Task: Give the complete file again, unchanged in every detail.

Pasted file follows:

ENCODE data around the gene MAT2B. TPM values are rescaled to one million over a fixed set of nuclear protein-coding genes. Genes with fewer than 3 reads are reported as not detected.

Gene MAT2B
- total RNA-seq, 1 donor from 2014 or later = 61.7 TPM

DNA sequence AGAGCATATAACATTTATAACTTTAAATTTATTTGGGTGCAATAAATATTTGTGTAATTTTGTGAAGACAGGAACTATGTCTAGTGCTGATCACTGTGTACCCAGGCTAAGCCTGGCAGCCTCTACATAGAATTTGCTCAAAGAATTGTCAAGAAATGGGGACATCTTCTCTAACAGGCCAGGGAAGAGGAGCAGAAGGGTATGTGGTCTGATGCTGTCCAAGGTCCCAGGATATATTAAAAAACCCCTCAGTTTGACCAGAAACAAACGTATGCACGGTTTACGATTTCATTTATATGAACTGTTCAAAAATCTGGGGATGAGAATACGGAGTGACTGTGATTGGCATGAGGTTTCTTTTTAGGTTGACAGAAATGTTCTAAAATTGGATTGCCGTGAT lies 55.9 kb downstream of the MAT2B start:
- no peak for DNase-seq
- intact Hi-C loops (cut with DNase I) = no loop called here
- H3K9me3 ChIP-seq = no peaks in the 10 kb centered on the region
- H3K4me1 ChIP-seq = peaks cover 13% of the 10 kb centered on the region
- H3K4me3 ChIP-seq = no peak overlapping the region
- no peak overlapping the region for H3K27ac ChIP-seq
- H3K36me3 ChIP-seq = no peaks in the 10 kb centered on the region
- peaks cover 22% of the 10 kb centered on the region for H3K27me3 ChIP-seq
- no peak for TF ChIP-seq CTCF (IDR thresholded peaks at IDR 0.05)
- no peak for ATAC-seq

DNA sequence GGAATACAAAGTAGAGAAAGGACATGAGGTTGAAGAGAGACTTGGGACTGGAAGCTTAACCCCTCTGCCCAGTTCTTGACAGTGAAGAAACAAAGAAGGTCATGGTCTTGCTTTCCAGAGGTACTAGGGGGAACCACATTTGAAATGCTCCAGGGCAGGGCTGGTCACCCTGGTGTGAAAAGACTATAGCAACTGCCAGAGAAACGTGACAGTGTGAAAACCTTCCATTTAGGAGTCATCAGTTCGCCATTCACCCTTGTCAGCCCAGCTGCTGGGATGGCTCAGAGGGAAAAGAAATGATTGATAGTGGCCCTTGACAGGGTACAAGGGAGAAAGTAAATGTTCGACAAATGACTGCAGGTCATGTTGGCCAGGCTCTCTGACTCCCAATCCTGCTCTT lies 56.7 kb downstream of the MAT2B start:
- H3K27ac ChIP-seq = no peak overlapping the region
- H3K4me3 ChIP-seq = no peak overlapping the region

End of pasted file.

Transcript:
ENCODE data around the gene MAT2B. TPM values are rescaled to one million over a fixed set of nuclear protein-coding genes. Genes with fewer than 3 reads are reported as not detected.

Gene MAT2B
- total RNA-seq, 1 donor from 2014 or later = 61.7 TPM

DNA sequence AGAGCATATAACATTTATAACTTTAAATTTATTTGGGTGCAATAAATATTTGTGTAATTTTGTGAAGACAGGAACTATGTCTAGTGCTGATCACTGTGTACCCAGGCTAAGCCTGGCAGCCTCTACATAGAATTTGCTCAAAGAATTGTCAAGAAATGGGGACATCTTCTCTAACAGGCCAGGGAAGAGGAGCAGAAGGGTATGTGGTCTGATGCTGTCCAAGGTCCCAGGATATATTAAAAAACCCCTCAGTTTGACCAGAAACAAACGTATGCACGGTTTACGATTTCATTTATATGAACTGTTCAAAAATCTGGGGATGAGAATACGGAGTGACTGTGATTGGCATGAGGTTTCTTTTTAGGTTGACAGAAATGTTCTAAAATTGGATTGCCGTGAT lies 55.9 kb downstream of the MAT2B start:
- no peak for DNase-seq
- intact Hi-C loops (cut with DNase I) = no loop called here
- H3K9me3 ChIP-seq = no peaks in the 10 kb centered on the region
- H3K4me1 ChIP-seq = peaks cover 13% of the 10 kb centered on the region
- H3K4me3 ChIP-seq = no peak overlapping the region
- no peak overlapping the region for H3K27ac ChIP-seq
- H3K36me3 ChIP-seq = no peaks in the 10 kb centered on the region
- peaks cover 22% of the 10 kb centered on the region for H3K27me3 ChIP-seq
- no peak for TF ChIP-seq CTCF (IDR thresholded peaks at IDR 0.05)
- no peak for ATAC-seq

DNA sequence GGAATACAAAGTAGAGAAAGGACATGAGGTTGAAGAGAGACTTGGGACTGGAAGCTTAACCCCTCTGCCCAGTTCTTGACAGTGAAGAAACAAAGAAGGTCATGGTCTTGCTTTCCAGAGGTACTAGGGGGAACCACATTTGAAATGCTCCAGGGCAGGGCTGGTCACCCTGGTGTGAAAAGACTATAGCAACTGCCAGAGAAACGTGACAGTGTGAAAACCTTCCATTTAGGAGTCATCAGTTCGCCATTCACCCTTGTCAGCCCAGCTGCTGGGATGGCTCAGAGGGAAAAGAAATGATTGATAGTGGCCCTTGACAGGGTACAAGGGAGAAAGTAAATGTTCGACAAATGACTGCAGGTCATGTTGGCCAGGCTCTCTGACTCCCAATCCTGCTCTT lies 56.7 kb downstream of the MAT2B start:
- H3K27ac ChIP-seq = no peak overlapping the region
- H3K4me3 ChIP-seq = no peak overlapping the region